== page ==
Sickle cell disease (NORD)


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Sickle cell disease (NORD)



Iron deficiency anemia



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Sickle cell disease (NORD)

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Hematological system pathology review

Microcytic anemia: Pathology review

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Macrocytic anemia: Pathology review

Heme synthesis disorders: Pathology review

Coagulation disorders: Pathology review

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Mixed platelet and coagulation disorders: Pathology review

Thrombosis syndromes (hypercoagulability): Pathology review

Lymphomas: Pathology review

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Myeloproliferative disorders: Pathology review


Sickle cell disease (NORD)


0 / 17 complete

USMLE® Step 1 questions

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High Yield Notes

13 pages


Sickle cell disease (NORD)

of complete


USMLE® Step 1 style questions USMLE

of complete

A 35-year-old man comes to the primary care office complaining of mild fatigue and shortness of breath. The patient has a past medical history significant for episodes of jaundice and intermittent right upper quadrant abdominal pain, which he has never been to the doctor for before. Temperature is 37.2°C (98.9°F), pulse is 72/min, respirations are 18/min, and blood pressure is 128/88 mmHg. Physical examination shows splenomegaly. Laboratory tests are obtained, and the results are shown below.  

Peripheral blood smear shows hexagonal crystals and target cells. This patient’s disease is most likely caused by a substitution of glutamic acid with which of the following amino acids?

External References

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Aplastic crisis

sickle cell anemia p. 417


sickle cell anemia p. 417

Avascular necrosis p. 473

sickle cell anemia p. 417


sickle cell anemia p. 417


in sickle cell anemia p. 423

Hydroxyurea p. 448

sickle cell anemia p. 417


sickle cell anemia in p. 417

Osteomyelitis p. 177

sickle cell anemia p. 417

Priapism p. 675

sickle cell anemia p. 417

Renal papillary necrosis p. 625

sickle cell anemia p. 417

Sickle cell anemia p. 417

in anemia taxonomy p. 425

ESR in p. 212

sickle cells in p. 423

Sickle cell disease

autosplenectomy p. 730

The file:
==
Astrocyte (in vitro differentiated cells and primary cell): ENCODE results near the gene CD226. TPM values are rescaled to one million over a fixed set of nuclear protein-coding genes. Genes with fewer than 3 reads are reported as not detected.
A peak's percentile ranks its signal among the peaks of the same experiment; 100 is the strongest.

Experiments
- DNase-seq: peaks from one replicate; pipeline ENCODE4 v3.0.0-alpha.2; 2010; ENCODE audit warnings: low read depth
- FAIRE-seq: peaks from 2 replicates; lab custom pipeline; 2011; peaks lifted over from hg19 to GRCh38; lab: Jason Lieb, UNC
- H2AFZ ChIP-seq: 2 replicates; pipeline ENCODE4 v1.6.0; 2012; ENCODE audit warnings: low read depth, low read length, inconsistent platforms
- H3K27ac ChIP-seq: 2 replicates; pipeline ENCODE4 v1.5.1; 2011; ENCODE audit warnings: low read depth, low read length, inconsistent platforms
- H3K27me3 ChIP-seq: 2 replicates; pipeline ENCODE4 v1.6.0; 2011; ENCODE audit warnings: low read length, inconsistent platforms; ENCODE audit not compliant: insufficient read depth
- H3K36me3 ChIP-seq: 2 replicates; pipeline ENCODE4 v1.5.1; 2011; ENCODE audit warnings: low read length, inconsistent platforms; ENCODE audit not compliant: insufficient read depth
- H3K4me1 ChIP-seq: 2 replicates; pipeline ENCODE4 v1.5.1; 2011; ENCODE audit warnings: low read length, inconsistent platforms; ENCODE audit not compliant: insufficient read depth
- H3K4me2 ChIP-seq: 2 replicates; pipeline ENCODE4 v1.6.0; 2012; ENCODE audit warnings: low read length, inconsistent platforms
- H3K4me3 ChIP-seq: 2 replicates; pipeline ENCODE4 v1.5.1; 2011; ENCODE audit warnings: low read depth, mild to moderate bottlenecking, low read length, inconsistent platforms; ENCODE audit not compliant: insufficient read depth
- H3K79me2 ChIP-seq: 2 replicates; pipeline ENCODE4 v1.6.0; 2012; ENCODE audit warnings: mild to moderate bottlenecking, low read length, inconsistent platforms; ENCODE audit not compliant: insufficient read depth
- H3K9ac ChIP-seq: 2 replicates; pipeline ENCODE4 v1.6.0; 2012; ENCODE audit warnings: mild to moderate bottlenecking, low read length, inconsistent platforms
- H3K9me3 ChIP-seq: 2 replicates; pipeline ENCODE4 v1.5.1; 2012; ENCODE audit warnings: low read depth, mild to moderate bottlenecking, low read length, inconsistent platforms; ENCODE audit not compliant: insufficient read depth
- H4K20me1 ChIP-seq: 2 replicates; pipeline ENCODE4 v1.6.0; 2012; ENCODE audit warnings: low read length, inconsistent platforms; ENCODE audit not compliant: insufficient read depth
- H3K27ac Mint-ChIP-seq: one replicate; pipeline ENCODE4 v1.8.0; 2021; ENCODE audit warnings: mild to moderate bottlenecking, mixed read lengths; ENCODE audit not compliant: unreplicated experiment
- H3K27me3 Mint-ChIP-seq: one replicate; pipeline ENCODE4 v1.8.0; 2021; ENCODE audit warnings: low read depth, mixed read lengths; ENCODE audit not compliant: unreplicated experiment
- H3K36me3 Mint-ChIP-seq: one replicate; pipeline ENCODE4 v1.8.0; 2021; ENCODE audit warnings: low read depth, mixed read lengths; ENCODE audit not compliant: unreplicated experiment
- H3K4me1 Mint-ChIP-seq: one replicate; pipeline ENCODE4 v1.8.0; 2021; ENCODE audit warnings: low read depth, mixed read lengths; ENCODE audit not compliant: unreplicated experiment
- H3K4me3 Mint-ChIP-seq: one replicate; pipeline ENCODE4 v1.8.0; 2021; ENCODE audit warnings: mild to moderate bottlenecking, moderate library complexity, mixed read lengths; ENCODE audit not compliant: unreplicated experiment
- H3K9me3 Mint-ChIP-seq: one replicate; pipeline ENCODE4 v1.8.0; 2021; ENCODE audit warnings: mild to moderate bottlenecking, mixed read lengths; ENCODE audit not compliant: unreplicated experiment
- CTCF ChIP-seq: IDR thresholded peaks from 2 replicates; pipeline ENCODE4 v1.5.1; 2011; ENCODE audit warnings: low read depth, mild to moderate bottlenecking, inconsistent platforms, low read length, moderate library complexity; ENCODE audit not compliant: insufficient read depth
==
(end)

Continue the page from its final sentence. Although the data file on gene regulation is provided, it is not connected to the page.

missense mutation p. 38

osteonecrosis and p. 473

postsplenectomy state in p. 96

priapism p. 675

renal papillary necrosis p. 627

Stroke p. 529

sickle cell anemia p. 417


sickle cell disease p. 38


Content Reviewers

Rishi Desai, MD, MPH


Tanner Marshall, MS

Sickle cell disease, also called sickle cell anemia or just “sickle cell,” is a genetic disease where red blood cells can take the shape of a crescent, or sickle, and that change allows them to more easily be destroyed, causing anemia among other things.

Sickle cell disease is caused by defective hemoglobin, which is the oxygen-carrying protein in red blood cells. Hemoglobin is actually made up of four peptide chains, each bound to a heme group.

Different hemoglobins have different combinations of these chains. Hemoglobin A (or HbA), made up of two α-globin and two β-globin peptide chains, is the primary hemoglobin affected in sickle cell.

Specifically, the β-globin chains end up misshapen. This is because of a mutation in the beta globin gene, or HBB gene.

Sickle cell is an autosomal recessive disease, so a mutation in both copies of the beta globin gene is needed to get the disease; if the person has just one copy of the mutation and one normal HBB gene, then they’re a sickle cell carrier, also called sickle trait.

Having sickle trait doesn’t cause health problems unless the person is exposed to extreme conditions like high altitude or dehydration, where some sickle cell disease-like symptoms can crop up.

What it does do is decrease the severity of infection by Plasmodium falciparum malaria, so in parts of the world with a high malaria burden, like Africa and pockets of southern Asia, those with sickle trait actually have an evolutionary advantage.

This phenomenon is called heterozygote advantage, and it's unfortunate consequence is a high rate of sickle cell disease in people from these parts of the world.

Almost always, the sickle cell mutation is a nonconservative missense mutation that results in the 6th amino acid of beta globin being a valine instead of glutamic acid.


Sickle cell disease is an autosomal recessive genetic disorder, in which the beta-globin subunit of hemoglobin is misshapen, causing red blood cells to sickle when deoxygenated, which leads to their premature destruction as well as vaso-occlusion. Sickle-cell disease is associated with several acute and chronic health problems, such as severe infections, attacks of severe pain ("sickle-cell crisis"), stroke, and an increased risk of death.

Symptoms of sickle cell disease can vary and may include episodes of severe pain, fatigue, shortness of breath, anemia, and frequent infections. The severity and frequency of symptoms can vary widely among individuals with the condition, and some people may experience only mild symptoms, while others may have more severe and frequent episodes of pain and organ damage.

Treatment for sickle cell disease may involve pain management, blood transfusions, and antibiotics to prevent infections. In some cases, a bone marrow transplant may be necessary to cure the condition. Additionally, individuals with sickle cell disease may need to make lifestyle changes, such as avoiding extreme temperatures, staying hydrated, and managing stress, to help prevent and manage symptoms.


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